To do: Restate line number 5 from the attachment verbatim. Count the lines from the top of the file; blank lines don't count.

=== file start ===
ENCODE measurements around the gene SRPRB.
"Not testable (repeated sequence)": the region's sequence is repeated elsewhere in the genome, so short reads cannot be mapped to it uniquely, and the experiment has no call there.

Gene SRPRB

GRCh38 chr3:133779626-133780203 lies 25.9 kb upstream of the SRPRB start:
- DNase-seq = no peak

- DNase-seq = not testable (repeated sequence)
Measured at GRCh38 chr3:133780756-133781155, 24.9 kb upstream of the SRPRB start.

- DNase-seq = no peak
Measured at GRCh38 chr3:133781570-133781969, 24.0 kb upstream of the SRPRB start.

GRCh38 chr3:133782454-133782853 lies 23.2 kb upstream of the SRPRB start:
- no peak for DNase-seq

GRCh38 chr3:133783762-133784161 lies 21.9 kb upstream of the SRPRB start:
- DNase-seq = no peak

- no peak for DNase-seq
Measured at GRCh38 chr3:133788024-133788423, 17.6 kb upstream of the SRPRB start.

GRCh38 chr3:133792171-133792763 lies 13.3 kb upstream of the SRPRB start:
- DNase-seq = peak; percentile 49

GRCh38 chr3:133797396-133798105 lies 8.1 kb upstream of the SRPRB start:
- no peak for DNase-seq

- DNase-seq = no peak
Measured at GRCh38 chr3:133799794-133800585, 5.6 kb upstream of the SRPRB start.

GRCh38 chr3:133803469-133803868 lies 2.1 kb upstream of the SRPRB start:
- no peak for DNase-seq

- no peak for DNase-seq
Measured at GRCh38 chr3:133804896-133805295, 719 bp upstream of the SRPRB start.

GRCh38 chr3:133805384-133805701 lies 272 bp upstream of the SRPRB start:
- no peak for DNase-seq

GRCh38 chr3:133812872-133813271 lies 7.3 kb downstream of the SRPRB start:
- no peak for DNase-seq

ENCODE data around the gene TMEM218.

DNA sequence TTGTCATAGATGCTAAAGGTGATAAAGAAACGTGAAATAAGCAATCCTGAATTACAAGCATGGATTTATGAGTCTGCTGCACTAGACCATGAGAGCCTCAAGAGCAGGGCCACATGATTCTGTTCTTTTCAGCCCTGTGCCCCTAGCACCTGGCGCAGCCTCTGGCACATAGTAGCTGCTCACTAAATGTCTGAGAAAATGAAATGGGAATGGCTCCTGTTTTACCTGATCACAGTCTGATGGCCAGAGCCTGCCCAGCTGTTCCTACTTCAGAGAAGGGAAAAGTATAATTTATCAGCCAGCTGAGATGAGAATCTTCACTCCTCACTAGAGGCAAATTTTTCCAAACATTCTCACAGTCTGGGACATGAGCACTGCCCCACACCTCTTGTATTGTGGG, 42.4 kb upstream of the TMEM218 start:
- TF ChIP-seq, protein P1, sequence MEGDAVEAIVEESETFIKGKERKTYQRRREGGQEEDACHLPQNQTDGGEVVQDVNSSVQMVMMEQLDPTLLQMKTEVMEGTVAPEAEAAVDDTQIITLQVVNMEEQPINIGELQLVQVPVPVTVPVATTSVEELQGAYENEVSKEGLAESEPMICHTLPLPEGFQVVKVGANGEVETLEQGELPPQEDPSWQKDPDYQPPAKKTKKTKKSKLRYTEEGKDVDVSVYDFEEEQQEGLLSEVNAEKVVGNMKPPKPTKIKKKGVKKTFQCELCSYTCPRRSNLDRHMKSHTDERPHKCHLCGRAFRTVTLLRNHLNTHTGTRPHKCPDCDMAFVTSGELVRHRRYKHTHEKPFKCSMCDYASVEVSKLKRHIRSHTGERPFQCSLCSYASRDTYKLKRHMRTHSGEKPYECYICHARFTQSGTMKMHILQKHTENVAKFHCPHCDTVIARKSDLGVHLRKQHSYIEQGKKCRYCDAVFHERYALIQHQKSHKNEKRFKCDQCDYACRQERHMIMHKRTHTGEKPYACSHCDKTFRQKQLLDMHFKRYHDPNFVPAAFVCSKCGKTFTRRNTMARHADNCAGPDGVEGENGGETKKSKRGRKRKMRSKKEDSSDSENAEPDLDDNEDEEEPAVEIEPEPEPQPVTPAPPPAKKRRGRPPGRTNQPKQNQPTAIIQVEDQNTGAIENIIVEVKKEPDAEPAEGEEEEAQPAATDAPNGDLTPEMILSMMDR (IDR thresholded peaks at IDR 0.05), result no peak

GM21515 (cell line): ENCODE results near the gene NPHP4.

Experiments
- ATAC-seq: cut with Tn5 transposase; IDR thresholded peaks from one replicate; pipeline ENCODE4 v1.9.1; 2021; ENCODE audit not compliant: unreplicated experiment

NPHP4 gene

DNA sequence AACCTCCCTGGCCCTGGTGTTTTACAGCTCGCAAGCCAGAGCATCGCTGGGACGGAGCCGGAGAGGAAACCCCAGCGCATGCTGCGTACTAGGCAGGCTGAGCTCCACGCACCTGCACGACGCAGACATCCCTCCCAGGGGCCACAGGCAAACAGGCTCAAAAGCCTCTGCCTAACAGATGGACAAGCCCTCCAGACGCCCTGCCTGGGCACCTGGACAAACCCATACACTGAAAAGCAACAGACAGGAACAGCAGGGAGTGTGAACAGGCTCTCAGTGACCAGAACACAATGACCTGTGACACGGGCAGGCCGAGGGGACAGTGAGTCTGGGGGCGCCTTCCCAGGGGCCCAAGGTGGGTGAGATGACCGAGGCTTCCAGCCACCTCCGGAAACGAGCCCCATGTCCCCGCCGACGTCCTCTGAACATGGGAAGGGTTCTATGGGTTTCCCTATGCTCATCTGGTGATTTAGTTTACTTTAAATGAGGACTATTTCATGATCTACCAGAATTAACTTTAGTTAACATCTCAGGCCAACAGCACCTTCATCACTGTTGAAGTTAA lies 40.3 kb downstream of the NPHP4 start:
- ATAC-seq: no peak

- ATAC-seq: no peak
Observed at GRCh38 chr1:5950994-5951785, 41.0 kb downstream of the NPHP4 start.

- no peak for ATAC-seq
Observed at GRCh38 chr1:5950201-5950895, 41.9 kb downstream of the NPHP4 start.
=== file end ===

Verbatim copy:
- DNase-seq = no peak